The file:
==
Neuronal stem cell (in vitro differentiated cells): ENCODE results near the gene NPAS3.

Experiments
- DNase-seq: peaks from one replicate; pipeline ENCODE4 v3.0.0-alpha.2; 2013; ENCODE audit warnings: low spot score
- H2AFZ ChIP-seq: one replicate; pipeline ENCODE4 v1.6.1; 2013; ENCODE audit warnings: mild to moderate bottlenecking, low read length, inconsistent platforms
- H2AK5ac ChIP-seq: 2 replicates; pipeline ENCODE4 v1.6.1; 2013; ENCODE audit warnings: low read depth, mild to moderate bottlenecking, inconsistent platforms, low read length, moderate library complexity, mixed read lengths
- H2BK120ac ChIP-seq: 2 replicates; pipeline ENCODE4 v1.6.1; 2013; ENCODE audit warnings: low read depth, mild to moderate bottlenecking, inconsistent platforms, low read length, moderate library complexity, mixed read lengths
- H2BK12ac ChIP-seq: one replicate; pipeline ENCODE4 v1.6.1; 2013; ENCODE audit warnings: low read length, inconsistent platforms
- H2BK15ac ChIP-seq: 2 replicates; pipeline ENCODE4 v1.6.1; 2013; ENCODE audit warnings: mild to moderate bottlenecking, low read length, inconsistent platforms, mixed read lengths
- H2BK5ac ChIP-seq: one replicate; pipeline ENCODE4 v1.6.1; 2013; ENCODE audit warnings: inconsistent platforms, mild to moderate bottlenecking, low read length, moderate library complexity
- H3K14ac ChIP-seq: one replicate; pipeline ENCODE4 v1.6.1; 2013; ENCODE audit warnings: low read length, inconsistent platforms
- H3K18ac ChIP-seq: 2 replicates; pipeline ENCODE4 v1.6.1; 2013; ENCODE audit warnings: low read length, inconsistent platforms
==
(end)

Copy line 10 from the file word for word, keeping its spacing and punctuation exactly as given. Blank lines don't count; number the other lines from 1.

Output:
- H3K14ac ChIP-seq: one replicate; pipeline ENCODE4 v1.6.1; 2013; ENCODE audit warnings: low read length, inconsistent platforms